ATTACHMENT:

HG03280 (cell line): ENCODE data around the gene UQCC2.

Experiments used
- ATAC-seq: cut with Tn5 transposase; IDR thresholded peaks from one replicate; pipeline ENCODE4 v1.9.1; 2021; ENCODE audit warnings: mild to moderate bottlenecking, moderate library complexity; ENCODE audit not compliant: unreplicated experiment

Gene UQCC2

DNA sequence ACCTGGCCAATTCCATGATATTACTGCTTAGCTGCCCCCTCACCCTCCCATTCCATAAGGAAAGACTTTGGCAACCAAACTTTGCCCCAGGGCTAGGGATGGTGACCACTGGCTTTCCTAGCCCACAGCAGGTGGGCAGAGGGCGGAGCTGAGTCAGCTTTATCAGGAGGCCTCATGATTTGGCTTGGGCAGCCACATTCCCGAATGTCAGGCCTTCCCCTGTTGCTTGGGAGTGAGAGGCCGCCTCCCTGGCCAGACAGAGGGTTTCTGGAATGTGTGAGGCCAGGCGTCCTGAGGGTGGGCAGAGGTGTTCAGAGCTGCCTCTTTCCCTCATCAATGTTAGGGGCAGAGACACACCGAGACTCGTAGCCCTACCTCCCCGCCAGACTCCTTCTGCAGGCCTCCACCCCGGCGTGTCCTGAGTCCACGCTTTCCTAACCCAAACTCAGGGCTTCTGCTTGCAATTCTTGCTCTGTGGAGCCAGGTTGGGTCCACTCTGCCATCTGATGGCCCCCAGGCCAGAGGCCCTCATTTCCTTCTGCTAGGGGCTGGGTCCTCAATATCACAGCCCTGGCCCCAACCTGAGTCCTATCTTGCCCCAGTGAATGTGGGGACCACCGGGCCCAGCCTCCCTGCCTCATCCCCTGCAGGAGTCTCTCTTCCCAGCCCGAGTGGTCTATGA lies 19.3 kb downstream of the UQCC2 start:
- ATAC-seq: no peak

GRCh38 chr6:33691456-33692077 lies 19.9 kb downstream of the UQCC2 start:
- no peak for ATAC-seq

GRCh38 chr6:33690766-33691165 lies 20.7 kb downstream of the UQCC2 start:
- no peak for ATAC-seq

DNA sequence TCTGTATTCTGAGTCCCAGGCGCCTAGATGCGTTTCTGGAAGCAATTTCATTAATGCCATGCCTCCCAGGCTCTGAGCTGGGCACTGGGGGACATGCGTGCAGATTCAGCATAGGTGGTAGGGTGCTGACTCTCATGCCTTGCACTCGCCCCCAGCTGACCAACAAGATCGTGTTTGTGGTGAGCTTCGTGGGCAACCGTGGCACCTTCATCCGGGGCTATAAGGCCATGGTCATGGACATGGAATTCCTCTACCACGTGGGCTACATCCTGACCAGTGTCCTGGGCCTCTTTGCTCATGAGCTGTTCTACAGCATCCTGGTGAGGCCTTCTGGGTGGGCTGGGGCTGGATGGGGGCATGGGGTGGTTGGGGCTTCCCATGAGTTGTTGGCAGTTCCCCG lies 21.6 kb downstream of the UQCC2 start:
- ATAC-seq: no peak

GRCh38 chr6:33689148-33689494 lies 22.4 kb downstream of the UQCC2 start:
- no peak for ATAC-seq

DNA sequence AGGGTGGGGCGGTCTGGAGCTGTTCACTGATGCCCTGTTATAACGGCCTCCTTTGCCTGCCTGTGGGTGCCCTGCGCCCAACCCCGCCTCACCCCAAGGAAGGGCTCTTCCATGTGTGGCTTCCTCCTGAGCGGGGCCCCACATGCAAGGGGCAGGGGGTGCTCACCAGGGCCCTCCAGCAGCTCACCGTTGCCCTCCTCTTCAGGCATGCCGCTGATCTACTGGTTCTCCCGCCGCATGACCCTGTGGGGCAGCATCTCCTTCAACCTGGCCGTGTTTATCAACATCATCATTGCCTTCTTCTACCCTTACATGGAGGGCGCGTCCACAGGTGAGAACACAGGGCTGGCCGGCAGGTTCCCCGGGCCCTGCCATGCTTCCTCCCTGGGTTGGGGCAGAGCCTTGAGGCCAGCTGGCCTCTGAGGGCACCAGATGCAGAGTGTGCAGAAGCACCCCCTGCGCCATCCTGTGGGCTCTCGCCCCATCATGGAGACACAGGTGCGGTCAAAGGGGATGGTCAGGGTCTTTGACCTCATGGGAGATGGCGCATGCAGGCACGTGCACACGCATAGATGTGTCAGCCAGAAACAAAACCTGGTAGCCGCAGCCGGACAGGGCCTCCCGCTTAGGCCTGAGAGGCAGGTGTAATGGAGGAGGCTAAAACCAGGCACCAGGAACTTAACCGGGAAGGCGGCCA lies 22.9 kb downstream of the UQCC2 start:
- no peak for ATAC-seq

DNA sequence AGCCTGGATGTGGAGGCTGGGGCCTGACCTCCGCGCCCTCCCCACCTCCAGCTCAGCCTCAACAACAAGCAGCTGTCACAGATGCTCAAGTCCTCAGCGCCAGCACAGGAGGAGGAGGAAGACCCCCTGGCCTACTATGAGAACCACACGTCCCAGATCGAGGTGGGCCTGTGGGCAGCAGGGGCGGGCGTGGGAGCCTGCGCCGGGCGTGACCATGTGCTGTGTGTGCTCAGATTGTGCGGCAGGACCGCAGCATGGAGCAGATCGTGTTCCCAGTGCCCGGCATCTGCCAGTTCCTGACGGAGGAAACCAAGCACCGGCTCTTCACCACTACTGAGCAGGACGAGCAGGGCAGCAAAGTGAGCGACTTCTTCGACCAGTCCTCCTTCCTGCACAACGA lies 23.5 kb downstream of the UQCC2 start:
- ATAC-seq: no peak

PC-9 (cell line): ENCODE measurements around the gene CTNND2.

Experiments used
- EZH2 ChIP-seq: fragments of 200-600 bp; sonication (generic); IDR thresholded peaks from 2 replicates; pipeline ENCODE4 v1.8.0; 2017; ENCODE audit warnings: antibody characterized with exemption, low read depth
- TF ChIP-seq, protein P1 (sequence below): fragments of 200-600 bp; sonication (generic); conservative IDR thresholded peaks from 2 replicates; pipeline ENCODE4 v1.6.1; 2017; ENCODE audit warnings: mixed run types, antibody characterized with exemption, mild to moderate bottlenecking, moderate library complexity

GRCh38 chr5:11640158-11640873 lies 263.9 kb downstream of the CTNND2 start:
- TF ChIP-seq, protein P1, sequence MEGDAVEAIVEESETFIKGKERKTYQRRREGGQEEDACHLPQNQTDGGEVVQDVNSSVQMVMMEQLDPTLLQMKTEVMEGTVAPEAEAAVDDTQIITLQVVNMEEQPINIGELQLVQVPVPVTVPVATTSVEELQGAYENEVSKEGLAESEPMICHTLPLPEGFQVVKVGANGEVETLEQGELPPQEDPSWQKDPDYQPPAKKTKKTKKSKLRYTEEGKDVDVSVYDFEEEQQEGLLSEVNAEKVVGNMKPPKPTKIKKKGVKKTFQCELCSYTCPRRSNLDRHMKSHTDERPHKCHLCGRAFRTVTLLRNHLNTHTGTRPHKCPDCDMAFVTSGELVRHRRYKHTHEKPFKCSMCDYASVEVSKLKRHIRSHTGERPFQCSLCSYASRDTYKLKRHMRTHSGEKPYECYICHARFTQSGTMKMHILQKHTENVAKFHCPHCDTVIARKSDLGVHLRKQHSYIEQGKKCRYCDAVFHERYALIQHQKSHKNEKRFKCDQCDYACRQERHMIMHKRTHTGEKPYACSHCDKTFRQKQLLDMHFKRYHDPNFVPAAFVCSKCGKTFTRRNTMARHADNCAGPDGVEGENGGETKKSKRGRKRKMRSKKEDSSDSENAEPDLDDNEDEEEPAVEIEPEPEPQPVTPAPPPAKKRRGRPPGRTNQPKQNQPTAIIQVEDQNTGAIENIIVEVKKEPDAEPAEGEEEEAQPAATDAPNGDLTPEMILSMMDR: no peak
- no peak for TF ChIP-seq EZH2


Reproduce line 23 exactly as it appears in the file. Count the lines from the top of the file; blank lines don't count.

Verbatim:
GRCh38 chr5:11640158-11640873 lies 263.9 kb downstream of the CTNND2 start: